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Don’t Expect Trump to Confront Putin Over Election Hacking at G20 Meeting

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Donald Trump meets his Russian counterpart Vladimir Putin on the sidelines of the G20 on Friday, as U.S.-Russia relations are as strained as they’ve been since the middle of the Cold War.

Yet relations between the two countries’ leaders have never been warmer. Both Putin and Trump have gone out of their way to praise one another publicly, fueling suspicions as Special Counsel Robert Mueller continues his investigation back in the U.S.

Some have already decided Trump is guilty of colluding with Russia to steal the election; to these folks, the fact that Trump has not confronted Putin on election hacking—and has no plans to do so at the upcoming meeting—is proof positive that Trump is in cahoots with the Kremlin. Not so fast. Trump refusing to confront Putin over election hacking is not surprising—or even telling—in the least. If anything, I’m astonished people continue to be astonished by Trump’s perceived lack of interest in the subject of Russian hacking.

There are very few things we can say about Donald Trump with certainty. He contradicts himself frequently, sometimes within days, sometimes within the same sentence. But we know he needs to be seen as a “winner” above all else. It’s why he still takes shots at Hillary Clinton eight months after the election, and why he continues to push allegations of voter fraud despite little evidence to support the highly-charged claim.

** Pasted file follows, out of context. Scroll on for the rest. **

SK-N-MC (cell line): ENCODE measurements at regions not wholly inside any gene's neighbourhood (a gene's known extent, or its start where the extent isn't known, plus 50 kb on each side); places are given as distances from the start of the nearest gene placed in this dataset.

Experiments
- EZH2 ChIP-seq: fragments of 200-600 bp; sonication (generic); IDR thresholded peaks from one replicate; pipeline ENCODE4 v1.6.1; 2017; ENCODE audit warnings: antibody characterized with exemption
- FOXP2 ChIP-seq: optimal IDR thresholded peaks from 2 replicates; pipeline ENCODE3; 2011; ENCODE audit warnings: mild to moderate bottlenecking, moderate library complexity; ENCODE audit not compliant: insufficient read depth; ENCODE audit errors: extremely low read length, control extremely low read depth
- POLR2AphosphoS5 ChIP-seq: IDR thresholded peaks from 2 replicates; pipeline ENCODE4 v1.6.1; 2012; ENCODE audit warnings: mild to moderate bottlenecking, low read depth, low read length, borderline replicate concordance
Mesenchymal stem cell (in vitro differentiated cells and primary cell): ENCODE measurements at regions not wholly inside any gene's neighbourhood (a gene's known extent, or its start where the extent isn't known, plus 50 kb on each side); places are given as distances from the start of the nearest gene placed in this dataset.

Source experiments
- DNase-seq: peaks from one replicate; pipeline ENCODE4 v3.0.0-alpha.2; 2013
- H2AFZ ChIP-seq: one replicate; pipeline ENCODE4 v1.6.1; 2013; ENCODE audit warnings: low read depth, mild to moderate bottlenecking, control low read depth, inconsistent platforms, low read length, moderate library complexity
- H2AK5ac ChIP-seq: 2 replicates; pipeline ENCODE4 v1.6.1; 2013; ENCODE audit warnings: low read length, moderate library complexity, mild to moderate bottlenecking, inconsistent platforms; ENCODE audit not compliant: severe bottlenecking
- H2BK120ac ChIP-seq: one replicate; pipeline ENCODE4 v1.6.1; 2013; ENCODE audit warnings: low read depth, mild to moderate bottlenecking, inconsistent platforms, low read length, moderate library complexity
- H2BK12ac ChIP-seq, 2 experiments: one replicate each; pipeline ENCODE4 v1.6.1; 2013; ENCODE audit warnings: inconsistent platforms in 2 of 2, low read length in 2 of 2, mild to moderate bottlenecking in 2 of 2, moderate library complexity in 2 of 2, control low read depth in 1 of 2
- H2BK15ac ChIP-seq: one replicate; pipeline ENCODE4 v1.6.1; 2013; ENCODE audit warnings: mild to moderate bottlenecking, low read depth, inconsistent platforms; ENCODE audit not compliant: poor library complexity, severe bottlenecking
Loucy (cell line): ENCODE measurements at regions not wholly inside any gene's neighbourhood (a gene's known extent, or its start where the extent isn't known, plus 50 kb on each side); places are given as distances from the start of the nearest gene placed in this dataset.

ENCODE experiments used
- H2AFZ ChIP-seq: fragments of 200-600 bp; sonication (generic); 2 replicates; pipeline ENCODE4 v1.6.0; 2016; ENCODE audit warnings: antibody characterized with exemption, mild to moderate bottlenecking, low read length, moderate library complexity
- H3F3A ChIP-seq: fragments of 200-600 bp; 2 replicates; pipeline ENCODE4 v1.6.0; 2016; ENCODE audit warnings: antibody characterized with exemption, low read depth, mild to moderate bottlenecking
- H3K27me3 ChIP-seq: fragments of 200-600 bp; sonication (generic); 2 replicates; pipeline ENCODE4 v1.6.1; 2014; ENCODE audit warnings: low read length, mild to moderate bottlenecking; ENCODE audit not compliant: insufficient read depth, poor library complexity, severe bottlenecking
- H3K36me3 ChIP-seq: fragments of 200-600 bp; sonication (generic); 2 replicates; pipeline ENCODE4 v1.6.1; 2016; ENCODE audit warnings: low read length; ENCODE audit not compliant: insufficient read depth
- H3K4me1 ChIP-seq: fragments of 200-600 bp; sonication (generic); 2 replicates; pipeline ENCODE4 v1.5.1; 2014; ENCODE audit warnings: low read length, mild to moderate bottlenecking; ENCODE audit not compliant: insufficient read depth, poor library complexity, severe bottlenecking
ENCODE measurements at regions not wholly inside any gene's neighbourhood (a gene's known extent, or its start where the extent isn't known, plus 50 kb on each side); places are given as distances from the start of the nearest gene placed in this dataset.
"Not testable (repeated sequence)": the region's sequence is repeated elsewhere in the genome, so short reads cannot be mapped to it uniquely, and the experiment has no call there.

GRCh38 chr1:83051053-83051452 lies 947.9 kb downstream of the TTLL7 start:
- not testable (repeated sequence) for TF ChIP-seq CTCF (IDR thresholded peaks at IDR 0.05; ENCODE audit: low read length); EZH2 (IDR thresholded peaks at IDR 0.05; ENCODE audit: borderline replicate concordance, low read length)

Saying ANYTHING about the Russian hacks—for good or for ill—delegitimizes his November win. This would be true even if there was no Russia story dominating the news cycle, even if there wasn’t an FBI investigation ongoing, even if Trump didn’t have a well-documented penchant for strongmen, even if former advisors like Paul Manafort and Carter Page didn’t have troubling ties to Moscow. That’s all true but even if it wasn’t, Trump still wouldn’t bring up the hacking issue. That’s not who he is.

The silence we’re getting from Trump’s predecessor on the Russian hacks is just as telling—and damaging. Yes, Barack Obama privately told Putin to knock it off in the run up to November elections, but did little to back up the rhetoric. In an attempt to avoid looking political during the election to replace him, Obama opted to do next to nothing, putting his legacy ahead of the national security of the American people.

Even Michael McFaul, America’s ambassador to Russia at the time and one of the most consistently pro-Obama people you’ll meet, now admits that Obama should’ve done a lot more, given the scale of the threat that the election hack represented to American democracy. The Obama faithful say that he kept silent for the good of America, to keep faith in the democratic process intact. Given the feverish headlines we continue to read, he clearly has not succeeded.

And if Obama’s warning to “stop hacking” didn’t faze Putin, what difference does it make what Trump says to him on the subject? It matters little what Trump says. It matters much more what he does, or doesn’t do. That remains to be seen.

People love piling on Trump, and he gives them plenty of reason to. But when it comes to the specific issue of Russia hacks, the buck stops with Obama. If it turns out that Trump proactively colluded with the Kremlin, Trump will face the music; even impeachment becomes a real prospect at that point. But we haven’t gotten to that part yet—Mueller is taking his time and doing his work. The media should do the same.

There is one thing we know for certain already—the hacks happened on Obama’s watch, and the responsibility to respond to them fell squarely on him. And while Trump’s silence on the issue is to be expected, it’s Obama’s that continues to be deafening.

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